I just got back from talking to Kevin. Kevin just traded in his perfectly functional 1998 Cavalier towards a 6 month old used car. As a matter of fact I wouldn't really call it a trade in, looking at the total price of the vehicle, he essentially just gave them his Chevy Cavalier for free, as his final price with trade in was right about the Kelly Blue Book retail on the car he purchased.
Kevin's Cavalier was bought and paid for and has never needed a single repair. It only had 80,000 miles on it. When I asked Kevin why he did that he said that "I need something reliable, I can't afford to pay for repairs". When I brought up the fact that he only has $800 a month left over after paying his child support and he is spending half of that on a car payment, well, he just changed the subject.
Which brings me to my main point. Repairing a vehicle is almost always less expensive than replacing it. But many people shackle themselves with expensive automotive financing because they are unable to handle their finances well enough to do anything else.
If you are living paycheck to paycheck and refusing to save any money then it can be quite scary to drive an older vehicle, after all an older vehicle can break down at any time. And if you are as irresponsible as the average person, then you are not going to have enough cash on hand to fix it.
Lets look at some real world examples. Shall we, first we will go over Kevin's situation, then we will go over mine, and then we will briefly touch upon Tony's and Ryan's individual situations as well.
Kevin will pay right around $5000 this year for the privilege of driving his new car. $270 monthly for the payment, and $130 monthly for the insurance, along with several hundred in property tax (I didn't bother to mention the $1000 in sales tax he paid). Kevin's expenses are going to be fairly fixed until the warranty runs out (which, I might add will be long before the vehicle is paid for). At the end of the year Kevin will owe more money on the vehicle than it is worth. He won't ever really own the vehicle free and clear because he will let the dealership steal it from him (like the last one) a month or two after it is paid off.
I drive a "throwaway car". It is 21 years old. I paid $1000 for it. I have had it about 20,000 miles, in that time it has hit me up for one set of tires and a single repair (which was $240). My vehicle expenses this year will be far more variable than Kevin's. My minimum expenses will be $540 which is simply liability insurance and property tax. My expenses last year were more like $900 with that repair and the tires. There is no "maximum expense" with a used vehicle, but if the engine blows up you can replace the whole vehicle for $1000, and I would have to have that happen 5 times to equal Kevin's fixed expense. Also note that my vehicle has not depreciated at all, it is still worth $1000, as long as it is in good running order it will be worth around $1000.
Ryan is Kevin's brother. Ryan is married and has one young child. Ryan's company provides him with a company vehicle. But Ryan still felt the need to purchase a brand new SUV so that his wife (who does not work), has something "reliable" to drive. Ryan's annual costs are more like $6000, and they are pretty much 100 percent unneeded.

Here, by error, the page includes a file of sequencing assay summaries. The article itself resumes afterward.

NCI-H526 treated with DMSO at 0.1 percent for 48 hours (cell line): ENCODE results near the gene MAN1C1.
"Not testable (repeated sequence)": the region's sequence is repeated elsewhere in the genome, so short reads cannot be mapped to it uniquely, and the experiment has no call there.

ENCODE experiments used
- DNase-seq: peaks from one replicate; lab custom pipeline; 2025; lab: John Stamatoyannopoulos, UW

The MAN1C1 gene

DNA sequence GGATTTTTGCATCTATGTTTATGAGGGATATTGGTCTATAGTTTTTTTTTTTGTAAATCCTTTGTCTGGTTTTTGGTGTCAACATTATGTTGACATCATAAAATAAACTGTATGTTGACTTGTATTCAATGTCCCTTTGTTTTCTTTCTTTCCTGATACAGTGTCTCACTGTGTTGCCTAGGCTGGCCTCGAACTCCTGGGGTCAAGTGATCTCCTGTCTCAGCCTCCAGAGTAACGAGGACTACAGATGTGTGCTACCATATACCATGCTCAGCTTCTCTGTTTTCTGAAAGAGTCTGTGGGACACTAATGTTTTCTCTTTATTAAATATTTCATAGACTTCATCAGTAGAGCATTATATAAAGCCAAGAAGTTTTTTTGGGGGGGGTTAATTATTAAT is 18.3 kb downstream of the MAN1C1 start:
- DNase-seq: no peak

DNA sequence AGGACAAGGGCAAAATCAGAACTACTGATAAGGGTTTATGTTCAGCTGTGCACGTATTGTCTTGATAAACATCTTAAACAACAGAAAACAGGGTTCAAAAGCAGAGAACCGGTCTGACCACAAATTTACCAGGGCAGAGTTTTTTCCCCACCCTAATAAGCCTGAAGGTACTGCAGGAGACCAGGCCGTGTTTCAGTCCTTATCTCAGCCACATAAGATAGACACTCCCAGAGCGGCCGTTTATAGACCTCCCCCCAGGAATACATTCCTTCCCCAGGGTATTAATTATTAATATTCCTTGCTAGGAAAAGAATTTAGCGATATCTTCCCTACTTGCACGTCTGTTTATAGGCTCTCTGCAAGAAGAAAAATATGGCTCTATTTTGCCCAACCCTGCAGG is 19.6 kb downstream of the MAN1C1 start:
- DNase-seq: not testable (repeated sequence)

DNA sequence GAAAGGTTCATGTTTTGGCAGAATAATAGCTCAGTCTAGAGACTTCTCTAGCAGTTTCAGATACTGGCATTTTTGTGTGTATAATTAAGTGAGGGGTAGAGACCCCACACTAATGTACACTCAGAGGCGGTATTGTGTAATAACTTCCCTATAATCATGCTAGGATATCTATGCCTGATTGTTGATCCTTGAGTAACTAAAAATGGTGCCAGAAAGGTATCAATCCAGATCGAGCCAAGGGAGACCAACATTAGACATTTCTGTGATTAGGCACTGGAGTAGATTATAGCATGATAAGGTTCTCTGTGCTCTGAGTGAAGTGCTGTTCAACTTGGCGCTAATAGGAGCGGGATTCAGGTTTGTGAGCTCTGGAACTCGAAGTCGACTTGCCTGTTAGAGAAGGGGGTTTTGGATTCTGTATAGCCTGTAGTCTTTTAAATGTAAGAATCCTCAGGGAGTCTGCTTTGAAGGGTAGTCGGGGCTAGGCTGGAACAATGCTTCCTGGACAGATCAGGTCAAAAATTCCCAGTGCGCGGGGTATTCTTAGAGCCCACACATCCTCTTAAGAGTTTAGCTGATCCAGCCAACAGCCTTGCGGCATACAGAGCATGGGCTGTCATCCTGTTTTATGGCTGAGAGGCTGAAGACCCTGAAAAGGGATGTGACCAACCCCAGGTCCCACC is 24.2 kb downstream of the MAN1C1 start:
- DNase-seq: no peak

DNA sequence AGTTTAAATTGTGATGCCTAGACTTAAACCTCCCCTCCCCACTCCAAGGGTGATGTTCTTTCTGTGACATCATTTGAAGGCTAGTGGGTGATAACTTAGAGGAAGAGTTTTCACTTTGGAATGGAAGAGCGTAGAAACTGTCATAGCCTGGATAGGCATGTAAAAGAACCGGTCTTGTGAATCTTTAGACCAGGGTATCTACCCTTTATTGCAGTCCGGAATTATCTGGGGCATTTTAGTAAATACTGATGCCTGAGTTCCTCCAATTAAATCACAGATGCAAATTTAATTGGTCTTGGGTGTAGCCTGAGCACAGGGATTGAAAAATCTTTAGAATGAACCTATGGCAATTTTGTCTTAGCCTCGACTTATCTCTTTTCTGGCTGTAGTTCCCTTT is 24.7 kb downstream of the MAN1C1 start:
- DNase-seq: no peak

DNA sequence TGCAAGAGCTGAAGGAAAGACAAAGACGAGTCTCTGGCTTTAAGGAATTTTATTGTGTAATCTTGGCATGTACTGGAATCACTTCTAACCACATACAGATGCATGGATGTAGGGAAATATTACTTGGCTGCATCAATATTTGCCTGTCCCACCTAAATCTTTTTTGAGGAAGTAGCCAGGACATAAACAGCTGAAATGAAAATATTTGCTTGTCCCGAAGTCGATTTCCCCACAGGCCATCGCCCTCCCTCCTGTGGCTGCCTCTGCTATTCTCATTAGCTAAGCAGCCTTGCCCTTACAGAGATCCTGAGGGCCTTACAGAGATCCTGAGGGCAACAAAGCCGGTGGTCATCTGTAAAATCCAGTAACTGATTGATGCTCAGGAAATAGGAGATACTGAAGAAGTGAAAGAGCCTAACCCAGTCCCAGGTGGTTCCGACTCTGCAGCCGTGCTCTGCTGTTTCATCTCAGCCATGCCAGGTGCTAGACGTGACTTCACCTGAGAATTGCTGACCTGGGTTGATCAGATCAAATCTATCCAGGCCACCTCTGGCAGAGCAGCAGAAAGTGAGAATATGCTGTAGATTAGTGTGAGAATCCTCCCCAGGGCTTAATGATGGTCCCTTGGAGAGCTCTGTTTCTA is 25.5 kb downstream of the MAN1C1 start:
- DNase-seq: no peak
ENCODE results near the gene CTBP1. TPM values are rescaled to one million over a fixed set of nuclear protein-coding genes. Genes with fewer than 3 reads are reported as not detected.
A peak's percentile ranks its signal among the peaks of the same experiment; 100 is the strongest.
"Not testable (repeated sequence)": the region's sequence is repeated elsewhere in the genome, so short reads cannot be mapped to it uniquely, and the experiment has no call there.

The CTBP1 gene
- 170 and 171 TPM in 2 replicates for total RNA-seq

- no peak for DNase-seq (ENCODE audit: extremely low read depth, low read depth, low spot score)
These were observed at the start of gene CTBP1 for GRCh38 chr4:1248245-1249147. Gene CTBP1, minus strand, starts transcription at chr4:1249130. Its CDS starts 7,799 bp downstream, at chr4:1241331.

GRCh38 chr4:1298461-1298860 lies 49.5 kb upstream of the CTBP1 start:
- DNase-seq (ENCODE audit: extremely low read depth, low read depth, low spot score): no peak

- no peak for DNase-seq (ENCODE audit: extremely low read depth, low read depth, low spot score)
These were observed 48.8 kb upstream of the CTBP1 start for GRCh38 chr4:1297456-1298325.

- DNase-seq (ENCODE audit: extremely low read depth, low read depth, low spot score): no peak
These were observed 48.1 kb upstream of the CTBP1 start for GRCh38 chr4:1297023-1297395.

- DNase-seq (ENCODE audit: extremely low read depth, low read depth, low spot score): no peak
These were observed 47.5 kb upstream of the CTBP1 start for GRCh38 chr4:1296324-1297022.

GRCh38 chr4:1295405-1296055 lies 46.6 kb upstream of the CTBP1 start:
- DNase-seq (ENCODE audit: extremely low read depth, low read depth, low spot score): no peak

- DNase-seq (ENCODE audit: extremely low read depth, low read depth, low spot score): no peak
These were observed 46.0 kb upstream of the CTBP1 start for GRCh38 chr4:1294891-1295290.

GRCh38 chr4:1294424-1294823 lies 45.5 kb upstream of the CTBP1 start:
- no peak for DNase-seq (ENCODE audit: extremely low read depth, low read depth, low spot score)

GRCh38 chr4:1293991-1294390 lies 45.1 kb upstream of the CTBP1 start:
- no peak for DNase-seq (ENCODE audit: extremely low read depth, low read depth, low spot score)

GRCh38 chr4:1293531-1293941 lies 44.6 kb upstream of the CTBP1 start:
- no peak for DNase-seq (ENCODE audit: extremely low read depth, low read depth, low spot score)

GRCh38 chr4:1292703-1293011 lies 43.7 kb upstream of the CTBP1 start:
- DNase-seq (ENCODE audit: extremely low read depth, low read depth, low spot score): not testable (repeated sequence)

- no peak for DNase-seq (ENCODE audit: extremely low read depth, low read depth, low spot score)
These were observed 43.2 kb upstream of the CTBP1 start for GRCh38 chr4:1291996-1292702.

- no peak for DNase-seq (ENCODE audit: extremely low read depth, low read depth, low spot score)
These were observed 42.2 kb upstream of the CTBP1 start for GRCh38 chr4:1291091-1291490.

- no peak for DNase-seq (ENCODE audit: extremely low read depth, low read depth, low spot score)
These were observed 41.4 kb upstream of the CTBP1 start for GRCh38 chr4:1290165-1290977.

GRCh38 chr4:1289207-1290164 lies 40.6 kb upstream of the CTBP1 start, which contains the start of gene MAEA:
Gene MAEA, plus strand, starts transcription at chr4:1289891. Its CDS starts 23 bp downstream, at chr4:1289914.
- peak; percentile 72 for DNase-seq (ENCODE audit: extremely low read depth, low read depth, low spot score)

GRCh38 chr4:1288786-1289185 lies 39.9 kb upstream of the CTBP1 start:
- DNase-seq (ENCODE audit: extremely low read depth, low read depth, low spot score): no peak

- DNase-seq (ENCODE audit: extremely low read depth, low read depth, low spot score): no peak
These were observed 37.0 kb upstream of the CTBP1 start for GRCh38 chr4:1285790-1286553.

Tony always buys brand new cars, and he doesn't buy the cheap model either, he tends towards the full size cars with all the options. But Tony tends to drive his cars for twenty years (before letting the dealership give him $250 on a perfectly maintained car in excellent condition). Tony's costs change quite a bit over his twenty year cycle, at the beginning of the cycle he is paying that $6000 per year, but at the end of the cycle he is down there around $500. Much like Kevin, Tony also makes the mistake of trading in perfectly good vehicles for nothing. His 1984 Ford Station Wagon he just traded (for $250) didn't have a scratch on it, had less than 150,000 miles and ran perfectly.
Now I am not telling you what to do with your money, but for my money I decided the throwaway car is the way to go. I am saving a fortune doing it. I can't tell you how good it feels to know that if the engine blows up in my car that I have enough money in savings to buy five more of them (and that is just the money I saved last year). It feels great to know that if the transmission goes I can get a used one for $100 from the salvage yard and pay someone else another $200 to put it in (used transmissions cost a fortune for newer cars and are dirt cheap for older ones).
If you do decide to go the throwaway car route it is important to actually save some money so you have enough money on hand to replace or repair that car at any given moment. If you do find yourself in a position where you have to replace the vehicle then you can use a handy trick I learned (which will really cut down on your repair bills for the next few years). That trick is to buy another one of the exact same car. Invite all your buddies over the first saturday that you have both of them, and provide some beer and tools and strip the old one for parts. Box up all the parts (including the transmission) and put them in your garage or basement. Now you have a spare of everything, which will eliminate many repairs for quite some time.